Eucalyptus | Symphyomyrtus | Exsertaria | Erythroxylon
In the southern part of the species range the trunk has a stocking of finely fibrous, flaky to box-type, grey or brown rough bark over part or most of trunk, whilst further north into Queensland the rough bark is much less developed and trees may lack rough bark altogether; smooth bark of upper trunk and branches white, cream, orange or grey mottled.
Juvenile growth (coppice or field seedlings to 50 cm): stems round or square in cross-section but not winged, sometimes weakly glaucous, smooth or slightly warty; juvenile leaves always petiolate, opposite for 2 or 6 nodes then alternate, lowest leaves ± orbicular, most leaves ovate, 5.5–15 cm long, 3–7.5 cm wide, green to grey-green or slightly glaucous.
Adult leaves alternate, petiole 1.5–2.5 cm long; blade lanceolate, 8.5–18 cm long, 1–3.5 cm wide, base tapering to petiole, margin entire, concolorous, glossy or dull, green to grey-green, side-veins greater than 45° to midrib, moderately to densely reticulate, intramarginal vein parallel to and well removed from margin, oil glands mostly island.
Inflorescence axillary unbranched, peduncles 0.5–1.2 cm long, buds 7 per umbel, pedicellate (pedicels 0.1–0.4 cm long). Mature buds ovoid to diamond-shaped (0.7–1.2 cm long, 0.3–0.6 cm wide), green or cream, scar present (outer operculum shed early), operculum conical (0.5–0.9 cm long), stamens few erect most inflexed or irregularly flexed, anthers cuboid to oblong, versatile, dorsifixed, dehiscing by longitudinal slits (non-confluent), style long, stigma tapered, locules 3 or 4, the placentae each with 6 vertical ovule rows. Flowers white.
Fruit sessile or pedicellate (pedicels 0–0.3 cm long), hemispherical, 0.2–0.5 cm long, 0.4–0.7 cm wide, disc level, valves 3 or 4, exserted.
Seeds dark brown to black, 0.7–1.3 mm long, pyramidal or cuboid, dorsal surface pitted, hilum terminal.
Cultivated seedlings (measured at ca node 10): cotyledons reniform to oblong; stems usually square in cross-section; leaves petiolate, opposite for 4 to 6 nodes then becoming alternate, ovate, 4–8 cm long, 2–5 cm wide, base rounded to tapering, usually green.
Flowering has been recorded in August, September, October, November and December.
A small to medium-sized red gum tree of the western slopes and plains of New South Wales particularly from the Pilliga northwards into the Texas, Cracow, Tambo, Dirranbandi area of south-east Queensland, usually occurring on deep sands low in the landscape. Eucalyptus chloroclada is a small to medium-sized tree with partly to wholly rough trunk in the south of its range but becoming ± smooth-barked in the north of its range; is non-glaucous except for the juvenile leaves; and has buds that are ovoid-diamond shaped whilst fruit have a flat disc with clearly exserted valves.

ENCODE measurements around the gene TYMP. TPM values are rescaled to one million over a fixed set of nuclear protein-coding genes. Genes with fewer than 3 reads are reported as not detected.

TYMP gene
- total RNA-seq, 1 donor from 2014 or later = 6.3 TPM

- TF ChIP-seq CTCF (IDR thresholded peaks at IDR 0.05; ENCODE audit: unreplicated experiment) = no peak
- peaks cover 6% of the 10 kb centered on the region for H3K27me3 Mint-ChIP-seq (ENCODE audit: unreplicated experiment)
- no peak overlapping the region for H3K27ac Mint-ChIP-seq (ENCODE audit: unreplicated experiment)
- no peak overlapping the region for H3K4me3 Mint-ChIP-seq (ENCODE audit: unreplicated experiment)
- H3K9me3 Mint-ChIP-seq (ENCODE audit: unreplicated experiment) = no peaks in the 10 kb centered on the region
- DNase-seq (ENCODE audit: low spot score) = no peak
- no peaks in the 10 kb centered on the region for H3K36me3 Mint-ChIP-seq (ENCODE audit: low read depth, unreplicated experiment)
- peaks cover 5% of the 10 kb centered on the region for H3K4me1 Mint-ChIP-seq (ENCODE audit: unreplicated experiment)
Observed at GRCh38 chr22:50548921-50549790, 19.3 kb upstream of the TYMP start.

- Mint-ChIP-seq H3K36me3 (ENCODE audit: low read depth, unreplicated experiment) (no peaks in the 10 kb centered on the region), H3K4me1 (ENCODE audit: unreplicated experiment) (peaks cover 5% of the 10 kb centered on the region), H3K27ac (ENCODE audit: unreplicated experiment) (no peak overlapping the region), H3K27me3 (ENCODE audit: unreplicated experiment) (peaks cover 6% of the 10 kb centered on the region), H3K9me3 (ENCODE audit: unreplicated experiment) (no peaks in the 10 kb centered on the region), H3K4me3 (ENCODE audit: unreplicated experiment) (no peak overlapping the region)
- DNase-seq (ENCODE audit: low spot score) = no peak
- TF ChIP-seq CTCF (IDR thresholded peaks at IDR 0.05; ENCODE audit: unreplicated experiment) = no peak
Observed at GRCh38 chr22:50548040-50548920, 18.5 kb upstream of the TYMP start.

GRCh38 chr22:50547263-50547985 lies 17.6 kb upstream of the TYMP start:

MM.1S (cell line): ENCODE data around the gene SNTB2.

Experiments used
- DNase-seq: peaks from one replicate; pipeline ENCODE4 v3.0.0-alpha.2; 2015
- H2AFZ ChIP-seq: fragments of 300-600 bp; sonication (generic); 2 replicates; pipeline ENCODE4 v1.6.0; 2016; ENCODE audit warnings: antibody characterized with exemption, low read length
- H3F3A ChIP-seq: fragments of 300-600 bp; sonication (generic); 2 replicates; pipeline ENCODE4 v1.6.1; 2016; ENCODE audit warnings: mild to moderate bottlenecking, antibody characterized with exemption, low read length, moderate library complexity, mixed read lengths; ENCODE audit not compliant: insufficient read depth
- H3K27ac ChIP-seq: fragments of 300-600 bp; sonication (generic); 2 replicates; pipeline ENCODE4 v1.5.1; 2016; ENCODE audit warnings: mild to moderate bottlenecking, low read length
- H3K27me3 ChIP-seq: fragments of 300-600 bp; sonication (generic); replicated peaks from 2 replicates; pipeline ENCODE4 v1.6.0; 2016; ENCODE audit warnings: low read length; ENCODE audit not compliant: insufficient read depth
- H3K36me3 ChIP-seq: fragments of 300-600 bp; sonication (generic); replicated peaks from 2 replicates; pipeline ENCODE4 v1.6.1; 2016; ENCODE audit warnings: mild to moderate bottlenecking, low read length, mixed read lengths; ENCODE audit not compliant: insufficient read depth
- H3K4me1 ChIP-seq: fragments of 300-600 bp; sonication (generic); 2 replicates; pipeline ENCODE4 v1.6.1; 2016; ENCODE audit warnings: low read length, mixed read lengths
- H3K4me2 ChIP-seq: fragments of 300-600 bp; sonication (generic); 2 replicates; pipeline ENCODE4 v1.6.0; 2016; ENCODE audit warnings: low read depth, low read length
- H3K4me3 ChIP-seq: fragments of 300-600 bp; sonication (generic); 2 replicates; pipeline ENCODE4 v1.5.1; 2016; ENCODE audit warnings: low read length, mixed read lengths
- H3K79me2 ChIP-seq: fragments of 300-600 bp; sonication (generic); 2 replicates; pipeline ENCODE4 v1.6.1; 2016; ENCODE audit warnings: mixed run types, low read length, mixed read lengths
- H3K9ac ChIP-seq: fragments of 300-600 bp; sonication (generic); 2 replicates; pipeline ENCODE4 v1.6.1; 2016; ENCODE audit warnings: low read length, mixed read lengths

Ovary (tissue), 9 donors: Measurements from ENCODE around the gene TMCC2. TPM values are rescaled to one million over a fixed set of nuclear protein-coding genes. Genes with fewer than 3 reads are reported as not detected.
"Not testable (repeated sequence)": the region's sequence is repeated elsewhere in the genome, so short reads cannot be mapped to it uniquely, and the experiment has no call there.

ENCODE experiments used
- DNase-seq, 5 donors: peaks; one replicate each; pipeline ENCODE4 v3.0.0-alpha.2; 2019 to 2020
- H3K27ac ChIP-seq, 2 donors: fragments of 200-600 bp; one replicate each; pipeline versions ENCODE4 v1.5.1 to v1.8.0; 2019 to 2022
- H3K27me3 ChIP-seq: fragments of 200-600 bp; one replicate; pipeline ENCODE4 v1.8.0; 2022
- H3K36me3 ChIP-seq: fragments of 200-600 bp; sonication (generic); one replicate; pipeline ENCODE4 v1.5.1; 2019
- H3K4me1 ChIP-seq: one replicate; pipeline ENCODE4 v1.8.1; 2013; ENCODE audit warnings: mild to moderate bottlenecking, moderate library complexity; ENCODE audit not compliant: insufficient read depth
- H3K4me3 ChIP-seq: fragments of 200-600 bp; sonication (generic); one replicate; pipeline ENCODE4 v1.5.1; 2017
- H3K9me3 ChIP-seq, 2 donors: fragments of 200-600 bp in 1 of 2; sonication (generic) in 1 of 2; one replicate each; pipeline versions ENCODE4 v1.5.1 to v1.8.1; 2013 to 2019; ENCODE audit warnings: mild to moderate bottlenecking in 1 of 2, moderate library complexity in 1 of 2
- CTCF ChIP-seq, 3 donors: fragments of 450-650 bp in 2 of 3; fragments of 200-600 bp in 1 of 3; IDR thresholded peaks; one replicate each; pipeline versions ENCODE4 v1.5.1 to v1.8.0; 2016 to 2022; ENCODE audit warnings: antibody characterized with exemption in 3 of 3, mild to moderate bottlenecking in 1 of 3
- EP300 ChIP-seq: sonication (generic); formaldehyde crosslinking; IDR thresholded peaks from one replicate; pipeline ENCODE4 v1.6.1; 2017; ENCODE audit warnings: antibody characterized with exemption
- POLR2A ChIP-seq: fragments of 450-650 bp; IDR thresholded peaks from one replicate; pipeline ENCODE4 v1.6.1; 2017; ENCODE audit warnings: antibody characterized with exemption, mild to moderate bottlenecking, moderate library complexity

Eucalyptus chloroclada belongs to the group of red gums which is distinguished by having buds with the stamens mostly erect, fruit where the disc is united to the ovary roof and by the black, toothed, cuboid to pyramidal single-coated seed. Fifteen species belong to this group: E. amplifolia, E. blakelyi, E. chloroclada, E. dealbata, E. dwyeri, E. flindersii, E. gillenii, E. glaucina, E. infera, E. kabiana, E. nandewarica, E. nudicaulis, E. tereticornis, E. terrica and E. vicina.
Eucalyptus chloroclada and E. terrica are distinguished within this group by usually having thin, flaky to fibrous, orange-brown to brown rough bark on their trunks. All other species in this group are predominantly smooth-barked. However, large trees of E. tereticornis, E. blakelyi and E. dealbata can sometimes have accumulated rough bark at their base. E. chloroclada can be further distinguished from these by having a shorter operculum than those of E. tereticornis and a flat-topped fruit. E. dealbata can be further separated by having glaucous buds and young fruit. Conversely, specimens ascribed to E. chloroclada in Queensland can sometimes have smooth bark, and in this situation may also be confused with these three species and are distinguished as previously mentioned. E. terrica is a rough-barked species from the Warwick–Inglewood area of south-east Queensland. It is distinguished from E. chloroclada by its juvenile leaves, which are lanceolate to narrowly lanceolate compared with ovate in E. chloroclada.
Within its area of occurrence, E. chloroclada may be confused with another closely related rough-barked red gum, E. exserta. Both can be separated by the rough bark which is usually thicker and extends to the small branches in E. exserta but thin and only to the trunk and perhaps large branches in E. chloroclada, and by the juvenile leaves, which are normally linear to narrowly lanceolate in E. exserta (0.3–1.3 cm wide) but ovate in E. chloroclada (4–7.5 cm wide). In parts of Queensland, where the rough bark of E. chloroclada is less pronounced, it may also be confused with E. camaldulensis. E. camaldulensis is easily recognised by having yellow seed. If seed is not available, the two species can be separated by the disc of the fruit, which is prominently ascending in E. camaldulensis but flat to slightly ascending in E. chloroclada. In addition E. camaldulensis is usually restricted to heavier soils whilst E. chloroclada occurs on deeper sands.